Warehouse clubs exist because in exchange for a membership fee they offer low prices, albeit sometimes in inconvenient quantities.
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Costco (NASDAQ: COST) has thrived by serving an audience of members looking for deals. The retailer courts bargain-hunters by cleverly curating its selection of merchandise. The chain always has certain staples such as milk, coffee, and healthcare supplies, while shifting up the rest of its mix.
That makes its stores a bit of a scavenger hunt. You might enter knowing you need K-cups, cereal, or washing machine detergent pods, only to happen upon a great deal for a snowboard. Not every item is actually a deal, but generally the prices are good, and the merchandise mix, heavy use of sampling, and low-cost snack options keep people coming back.
For 10 years that basic formula has produced a near-steady rise in the company's stock price. Until recently there was no reason to believe that might change anytime soon, but there are signs that after an impressive run, Costco stock does face risks from digital competitors, specifically Amazon.com (NASDAQ: AMZN) and Wal-Mart (NYSE: WMT) which generally have the warehouse club beaten when it comes to price selection. As these rivals improve delivery -- something both have invested heavily in -- Costco may have something to fear.
Over the past 10 years Costco has mostly gone straight up. Image source: YCharts.com.
What should Costco worry about?
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Costco offers two things to its customers -- good prices and a shopping experience. Amazon and Wal-Mart, to a lesser extent, already have the warehouse club beaten when it comes to price plus convenience. In most cases, the online sites offer comparable if not better pricing on most items Costco sells without requiring the bulk purchases the warehouse chain forces for many items.
For example, Costco, Wal-Mart, and Amazon all sell generic versions of Prevacid, the popular acid-reflux medicine, with the best deal in all cases being on a three-pack containing six weeks' worth of pills. Amazon and Wal-Mart, however, also offers the option to buy a single 14-pill pack or a 28-dose two-pack -- as well as some larger-than-three-pack offers.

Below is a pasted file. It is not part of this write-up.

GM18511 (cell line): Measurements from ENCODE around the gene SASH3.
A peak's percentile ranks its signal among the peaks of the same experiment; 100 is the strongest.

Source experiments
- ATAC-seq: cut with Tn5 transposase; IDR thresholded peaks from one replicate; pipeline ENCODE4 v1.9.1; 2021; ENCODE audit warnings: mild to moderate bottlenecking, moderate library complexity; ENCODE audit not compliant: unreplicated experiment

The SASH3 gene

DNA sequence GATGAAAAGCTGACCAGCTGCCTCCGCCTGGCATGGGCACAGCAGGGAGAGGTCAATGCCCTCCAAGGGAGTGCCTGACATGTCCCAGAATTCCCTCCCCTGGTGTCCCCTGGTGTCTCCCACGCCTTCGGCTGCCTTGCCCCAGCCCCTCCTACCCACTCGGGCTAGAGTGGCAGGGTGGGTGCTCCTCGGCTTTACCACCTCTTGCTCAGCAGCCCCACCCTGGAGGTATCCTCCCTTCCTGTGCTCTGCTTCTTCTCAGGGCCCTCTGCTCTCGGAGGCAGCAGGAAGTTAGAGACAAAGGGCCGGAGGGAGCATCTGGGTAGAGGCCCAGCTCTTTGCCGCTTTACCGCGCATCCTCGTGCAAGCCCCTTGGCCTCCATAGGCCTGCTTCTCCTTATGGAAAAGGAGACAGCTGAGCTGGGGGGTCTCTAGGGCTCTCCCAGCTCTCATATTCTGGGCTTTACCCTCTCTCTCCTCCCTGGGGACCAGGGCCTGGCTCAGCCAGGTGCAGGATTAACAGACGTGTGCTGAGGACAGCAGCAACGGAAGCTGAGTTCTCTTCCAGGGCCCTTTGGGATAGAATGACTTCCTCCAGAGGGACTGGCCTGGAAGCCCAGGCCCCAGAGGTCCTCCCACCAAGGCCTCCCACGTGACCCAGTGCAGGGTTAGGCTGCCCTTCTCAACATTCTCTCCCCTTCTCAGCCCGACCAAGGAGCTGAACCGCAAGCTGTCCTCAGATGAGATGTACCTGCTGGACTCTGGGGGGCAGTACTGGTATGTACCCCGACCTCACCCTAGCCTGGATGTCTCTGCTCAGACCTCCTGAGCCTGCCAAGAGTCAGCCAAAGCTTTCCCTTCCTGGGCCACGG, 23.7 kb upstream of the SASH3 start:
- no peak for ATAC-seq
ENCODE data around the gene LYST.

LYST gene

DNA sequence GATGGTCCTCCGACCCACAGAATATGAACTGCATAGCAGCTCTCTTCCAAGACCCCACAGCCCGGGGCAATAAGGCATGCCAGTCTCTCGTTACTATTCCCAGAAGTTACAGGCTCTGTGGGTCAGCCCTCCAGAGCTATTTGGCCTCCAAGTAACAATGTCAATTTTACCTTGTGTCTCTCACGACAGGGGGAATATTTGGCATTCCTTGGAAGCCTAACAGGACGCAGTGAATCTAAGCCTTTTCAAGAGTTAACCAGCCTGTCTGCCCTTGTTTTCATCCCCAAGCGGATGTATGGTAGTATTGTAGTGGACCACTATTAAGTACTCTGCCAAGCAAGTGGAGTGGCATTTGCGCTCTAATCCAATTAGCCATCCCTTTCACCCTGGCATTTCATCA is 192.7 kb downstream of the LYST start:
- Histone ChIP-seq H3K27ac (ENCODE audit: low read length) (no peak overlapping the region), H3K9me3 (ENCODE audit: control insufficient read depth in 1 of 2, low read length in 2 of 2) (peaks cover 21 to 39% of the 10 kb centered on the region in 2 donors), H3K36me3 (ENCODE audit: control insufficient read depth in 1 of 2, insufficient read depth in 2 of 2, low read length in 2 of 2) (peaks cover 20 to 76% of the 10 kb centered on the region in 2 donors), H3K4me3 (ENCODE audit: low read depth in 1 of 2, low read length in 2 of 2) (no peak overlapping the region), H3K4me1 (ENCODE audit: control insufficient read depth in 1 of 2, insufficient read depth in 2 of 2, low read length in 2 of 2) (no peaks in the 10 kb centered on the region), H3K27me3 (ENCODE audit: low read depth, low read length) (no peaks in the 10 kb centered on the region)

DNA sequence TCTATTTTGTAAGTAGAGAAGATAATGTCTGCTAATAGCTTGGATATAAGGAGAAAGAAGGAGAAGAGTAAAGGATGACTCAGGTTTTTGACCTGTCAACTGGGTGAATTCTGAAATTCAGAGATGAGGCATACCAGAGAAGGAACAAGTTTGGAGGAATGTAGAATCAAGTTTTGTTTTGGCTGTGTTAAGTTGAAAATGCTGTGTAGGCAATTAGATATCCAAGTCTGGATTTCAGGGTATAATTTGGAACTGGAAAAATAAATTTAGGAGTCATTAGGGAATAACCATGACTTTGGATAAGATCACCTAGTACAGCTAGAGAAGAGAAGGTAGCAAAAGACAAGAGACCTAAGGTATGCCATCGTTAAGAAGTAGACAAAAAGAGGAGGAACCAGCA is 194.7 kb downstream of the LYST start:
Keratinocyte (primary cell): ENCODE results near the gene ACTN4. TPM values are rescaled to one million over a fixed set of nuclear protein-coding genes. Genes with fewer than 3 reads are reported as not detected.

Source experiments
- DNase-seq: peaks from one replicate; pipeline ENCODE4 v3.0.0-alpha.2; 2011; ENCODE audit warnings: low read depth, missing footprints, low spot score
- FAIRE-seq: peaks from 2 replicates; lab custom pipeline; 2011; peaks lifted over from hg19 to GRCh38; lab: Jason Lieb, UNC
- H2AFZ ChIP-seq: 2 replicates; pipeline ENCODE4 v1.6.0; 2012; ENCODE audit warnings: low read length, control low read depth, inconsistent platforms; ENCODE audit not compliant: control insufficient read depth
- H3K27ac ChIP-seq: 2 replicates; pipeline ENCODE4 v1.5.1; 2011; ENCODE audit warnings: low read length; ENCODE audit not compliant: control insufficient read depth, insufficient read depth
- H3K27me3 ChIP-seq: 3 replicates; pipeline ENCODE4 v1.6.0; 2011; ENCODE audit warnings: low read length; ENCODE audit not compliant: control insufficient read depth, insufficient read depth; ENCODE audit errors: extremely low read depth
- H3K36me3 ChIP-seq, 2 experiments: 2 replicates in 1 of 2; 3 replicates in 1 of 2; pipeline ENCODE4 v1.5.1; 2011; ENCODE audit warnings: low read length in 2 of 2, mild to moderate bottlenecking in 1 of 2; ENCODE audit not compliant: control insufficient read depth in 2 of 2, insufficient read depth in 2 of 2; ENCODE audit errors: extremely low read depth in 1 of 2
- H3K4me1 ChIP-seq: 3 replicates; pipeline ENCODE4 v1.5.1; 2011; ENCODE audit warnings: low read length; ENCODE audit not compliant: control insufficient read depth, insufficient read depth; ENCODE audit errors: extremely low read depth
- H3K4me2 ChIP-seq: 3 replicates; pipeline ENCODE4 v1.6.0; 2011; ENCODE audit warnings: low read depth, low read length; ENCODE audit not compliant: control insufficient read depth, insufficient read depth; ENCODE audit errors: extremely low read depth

In general, the three-pack is the best price per pill at all three chains (prices can vary), but Amazon and Wal-Mart allow people more choice. That may not matter when it comes to pills, but some Costco customers may not want to buy deodorant six at a time or cereal packaged in two extra-large boxes.
Amazon and Wal-Mart have offered those advantages for years, but they haven't been able to match the immediacy of shopping in a store. That gave Costco (and physical Wal-Marts) a reason for being that digital players could not match.
In recent years, however, Amazon has bridged that gap, with Wal-Mart working hard and spending big to catch up. The online leader now offers Sunday delivery, same-day delivery in some markets, and even nearly immediate service in limited areas. Amazon has also made two-day delivery a standard, with incredible reliability to the point that if a consumer doesn't need something immediately, why not order it from the online giant and not have to leave the house?
Going forward, Amazon -- and eventually Wal-Mart -- could have drone deliveries, trucks with 3-D printers roaming the country, and advanced predictive software that brings items from warehouse to customer even faster. When that happens, Costco, which has mostly ignored its digital operations to keep the focus on its stores, has something to worry about.
Should Costco shareholders worry?
For the Costco customer who visits the store because it's entertaining, faster online shipping and better prices or selection at Amazon.com or Wal-Mart.com shouldn't matter. The shopper perusing the warehouse club based on getting a good deal, however, may eventually be swayed to drop his or her membership.
For now, Costco has an immediacy advantage over its rivals. Going forward that may not be the case, as Amazon and Wal-Mart's digital arm -- which now includes Jet.com -- both shorten the delivery window. That represents a risk for all retailers, but Costco could ultimately feel a pinch it has so far avoided.
As Amazon ups the delivery bar and Wal-Mart scurries along behind it, Costco members may decide that visiting a store -- especially one that charges an annual fee for the privilege -- isn't worth it. When that happens, and the day isn't that far off, Costco memberships, sales, and ultimately share price may suffer.
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Daniel Kline has no position in any stocks mentioned. He got spooked by a lizard when he was walking to a coffee shop to write this. The Motley Fool owns shares of and recommends Amazon.com and Costco Wholesale. Try any of our Foolish newsletter services free for 30 days. We Fools may not all hold the same opinions, but we all believe that considering a diverse range of insights makes us better investors. The Motley Fool has a disclosure policy.